Echo Fever/Birmingham 1964
by Coral Hauck
Coral Hauck

Coral Hauck

In the summer of 1964, Birmingham, Alabama, was a city that steamed and seethed under the eyes of a watchful and fearful nation. Lunch counter sit-ins became race riots became bombings. I remember watching a funeral on my parents' black and white Philco television; the funeral of three little girls who died in a church bombing. I also remember the way my father gathered me onto his lap, his chest shaking, his head buried in my hair so I couldn't see his face. I didn't understand what was happening. I was only three years old. I'm sure now that a lot of other people didn't understand it any better, either.

There are a lot of memories about that summer that seem to be etched in my brain, even though I was very young. I think this is because of how sick I was that summer. We lived in Brownwood, a district in South Birmingham. Brownwood was not the richest part of town, but not the roughest, either. I don't remember there being many restrictions on me and my brothers and sisters, except for one: we were not allowed to play in the creek across the street from the house. Now my sister, she would never play in a dirty old creek—and my brother Micheal couldn't play outside much, but Lance and I did sneak out, and we played in what we thought was a creek. I know now it was actually a drainage ditch, and might have been off limits because is carried sewage to the river.

One evening, one of those summer evenings when it never seems to really get dark, I began to feel very ill. I was hot, which everyone was, but then I got very cold. I couldn't stand up, couldn't walk, couldn't really talk. Everything looked very strange, sounded very strange. I got sick, vomiting, and couldn't stop. I remember screaming and fighting my parents as they tried to give me a bath in icy cold water, my mother's face streaming tears as she told me she was sorry, she was sorry, please baby stay with me. The bell of the old wall phone pealed and echoed, bouncing painfully around in my head. My daddy told my mother that the nurse at the hospital told him not to bring me in. I would get better care from them at home.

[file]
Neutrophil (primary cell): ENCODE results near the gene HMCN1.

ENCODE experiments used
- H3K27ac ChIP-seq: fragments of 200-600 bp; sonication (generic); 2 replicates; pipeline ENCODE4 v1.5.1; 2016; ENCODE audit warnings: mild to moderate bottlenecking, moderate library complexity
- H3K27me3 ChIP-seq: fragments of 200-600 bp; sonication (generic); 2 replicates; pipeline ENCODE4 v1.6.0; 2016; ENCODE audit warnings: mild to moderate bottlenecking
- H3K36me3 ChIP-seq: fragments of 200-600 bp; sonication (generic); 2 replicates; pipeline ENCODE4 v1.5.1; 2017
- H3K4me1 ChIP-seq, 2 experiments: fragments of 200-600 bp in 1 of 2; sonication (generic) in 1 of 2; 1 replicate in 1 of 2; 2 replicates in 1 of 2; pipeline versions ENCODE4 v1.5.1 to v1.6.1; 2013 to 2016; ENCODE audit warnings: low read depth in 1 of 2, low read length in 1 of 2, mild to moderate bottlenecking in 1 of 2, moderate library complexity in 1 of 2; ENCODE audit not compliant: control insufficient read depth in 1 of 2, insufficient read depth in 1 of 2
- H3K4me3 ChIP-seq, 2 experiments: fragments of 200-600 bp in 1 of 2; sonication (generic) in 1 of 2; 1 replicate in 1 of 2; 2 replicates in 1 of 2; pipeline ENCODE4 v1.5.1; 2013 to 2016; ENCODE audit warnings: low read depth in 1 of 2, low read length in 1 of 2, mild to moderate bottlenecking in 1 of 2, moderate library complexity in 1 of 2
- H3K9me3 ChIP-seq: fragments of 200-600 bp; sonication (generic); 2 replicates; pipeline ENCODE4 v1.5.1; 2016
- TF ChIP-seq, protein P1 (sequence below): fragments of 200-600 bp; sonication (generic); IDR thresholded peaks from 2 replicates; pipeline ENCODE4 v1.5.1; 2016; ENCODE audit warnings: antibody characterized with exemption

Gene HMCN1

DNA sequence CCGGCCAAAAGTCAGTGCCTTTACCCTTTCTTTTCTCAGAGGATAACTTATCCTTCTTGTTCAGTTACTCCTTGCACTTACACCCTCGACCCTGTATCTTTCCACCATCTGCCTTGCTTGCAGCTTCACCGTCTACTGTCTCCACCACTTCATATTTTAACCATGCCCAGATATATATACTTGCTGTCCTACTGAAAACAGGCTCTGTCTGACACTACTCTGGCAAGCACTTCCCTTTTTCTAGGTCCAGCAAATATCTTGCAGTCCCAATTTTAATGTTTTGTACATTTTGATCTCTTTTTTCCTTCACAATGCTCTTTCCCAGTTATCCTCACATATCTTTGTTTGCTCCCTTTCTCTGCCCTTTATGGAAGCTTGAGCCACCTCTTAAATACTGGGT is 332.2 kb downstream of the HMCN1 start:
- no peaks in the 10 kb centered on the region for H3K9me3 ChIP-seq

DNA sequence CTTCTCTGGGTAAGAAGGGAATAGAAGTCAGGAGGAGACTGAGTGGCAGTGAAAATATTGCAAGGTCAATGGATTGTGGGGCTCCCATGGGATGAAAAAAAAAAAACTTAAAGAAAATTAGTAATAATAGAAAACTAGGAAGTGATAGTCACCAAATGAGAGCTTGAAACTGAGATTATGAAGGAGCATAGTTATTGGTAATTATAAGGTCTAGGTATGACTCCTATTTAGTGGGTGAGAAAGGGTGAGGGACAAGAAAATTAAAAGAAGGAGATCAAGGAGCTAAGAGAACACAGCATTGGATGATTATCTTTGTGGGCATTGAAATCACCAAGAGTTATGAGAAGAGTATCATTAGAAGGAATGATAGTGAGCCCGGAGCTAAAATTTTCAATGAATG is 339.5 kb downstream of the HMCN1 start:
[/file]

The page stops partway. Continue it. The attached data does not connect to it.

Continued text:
My parents moved the mattress from my bed into their room. They took shifts taking care of me and then trading off to take care of the other kids. I puked and sweated out every sheet in the house, and tried to rest on the bath towel my mother attempted to cover the mattress with. To this day, if I close my eyes, I can still see the pattern printed on the plastic cover of that mattress: a nightmare pattern of circus clowns and elephants and balls with stars on them. These figures reigned in fever dreams, stalking me around the room, crawling out from beneath the edge of my parents' bed. I have no idea how long fever raged, how long my parents fought this illness, how my brothers and sisters fared in the shadows outside the bedroom door. I do remember the ice baths, the ice water enemas, the painful bright light the doctor shined into my swollen, aching eyes. I remember coming awake in the evening sunshine, thirsty and light-headed. I tried to stand, but couldn't. Like a baby, I crawled out of my parents' room and into the kitchen to ask for water. My daddy swept me up, got me a cup of cool water, and washed my face for me. Then he carried me into the living room, collapsed in his chair in front of that old Philco, his face hidden and his chest shaking as we watched solemn, dark-faced men shoulder three tiny caskets down a crowded city street.

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